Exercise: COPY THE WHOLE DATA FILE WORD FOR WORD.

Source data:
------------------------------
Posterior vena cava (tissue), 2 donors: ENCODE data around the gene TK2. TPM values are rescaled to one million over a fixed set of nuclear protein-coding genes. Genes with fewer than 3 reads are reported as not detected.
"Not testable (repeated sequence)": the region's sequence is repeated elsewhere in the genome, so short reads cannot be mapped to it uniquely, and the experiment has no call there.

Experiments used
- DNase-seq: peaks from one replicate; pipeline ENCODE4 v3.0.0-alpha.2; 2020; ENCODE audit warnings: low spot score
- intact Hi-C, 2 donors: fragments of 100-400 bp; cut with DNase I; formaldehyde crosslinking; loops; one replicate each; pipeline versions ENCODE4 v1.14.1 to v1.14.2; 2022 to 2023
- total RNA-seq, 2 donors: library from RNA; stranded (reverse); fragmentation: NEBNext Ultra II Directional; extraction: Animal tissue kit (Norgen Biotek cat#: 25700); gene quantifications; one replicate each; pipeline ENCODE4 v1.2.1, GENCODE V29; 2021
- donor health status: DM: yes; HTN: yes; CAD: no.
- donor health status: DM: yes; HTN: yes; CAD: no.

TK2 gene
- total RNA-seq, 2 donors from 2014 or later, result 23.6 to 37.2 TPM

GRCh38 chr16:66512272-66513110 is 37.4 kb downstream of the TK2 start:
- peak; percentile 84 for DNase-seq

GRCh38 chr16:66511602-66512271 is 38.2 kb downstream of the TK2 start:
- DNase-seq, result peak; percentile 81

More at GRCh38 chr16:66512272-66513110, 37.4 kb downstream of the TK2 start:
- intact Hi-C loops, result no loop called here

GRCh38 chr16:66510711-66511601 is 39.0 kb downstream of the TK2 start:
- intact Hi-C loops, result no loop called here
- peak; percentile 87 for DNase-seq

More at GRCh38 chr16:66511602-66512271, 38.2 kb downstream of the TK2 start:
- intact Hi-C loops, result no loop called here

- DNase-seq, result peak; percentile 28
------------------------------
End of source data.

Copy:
Posterior vena cava (tissue), 2 donors: ENCODE data around the gene TK2. TPM values are rescaled to one million over a fixed set of nuclear protein-coding genes. Genes with fewer than 3 reads are reported as not detected.
"Not testable (repeated sequence)": the region's sequence is repeated elsewhere in the genome, so short reads cannot be mapped to it uniquely, and the experiment has no call there.

Experiments used
- DNase-seq: peaks from one replicate; pipeline ENCODE4 v3.0.0-alpha.2; 2020; ENCODE audit warnings: low spot score
- intact Hi-C, 2 donors: fragments of 100-400 bp; cut with DNase I; formaldehyde crosslinking; loops; one replicate each; pipeline versions ENCODE4 v1.14.1 to v1.14.2; 2022 to 2023
- total RNA-seq, 2 donors: library from RNA; stranded (reverse); fragmentation: NEBNext Ultra II Directional; extraction: Animal tissue kit (Norgen Biotek cat#: 25700); gene quantifications; one replicate each; pipeline ENCODE4 v1.2.1, GENCODE V29; 2021
- donor health status: DM: yes; HTN: yes; CAD: no.
- donor health status: DM: yes; HTN: yes; CAD: no.

TK2 gene
- total RNA-seq, 2 donors from 2014 or later, result 23.6 to 37.2 TPM

GRCh38 chr16:66512272-66513110 is 37.4 kb downstream of the TK2 start:
- peak; percentile 84 for DNase-seq

GRCh38 chr16:66511602-66512271 is 38.2 kb downstream of the TK2 start:
- DNase-seq, result peak; percentile 81

More at GRCh38 chr16:66512272-66513110, 37.4 kb downstream of the TK2 start:
- intact Hi-C loops, result no loop called here

GRCh38 chr16:66510711-66511601 is 39.0 kb downstream of the TK2 start:
- intact Hi-C loops, result no loop called here
- peak; percentile 87 for DNase-seq

More at GRCh38 chr16:66511602-66512271, 38.2 kb downstream of the TK2 start:
- intact Hi-C loops, result no loop called here

- DNase-seq, result peak; percentile 28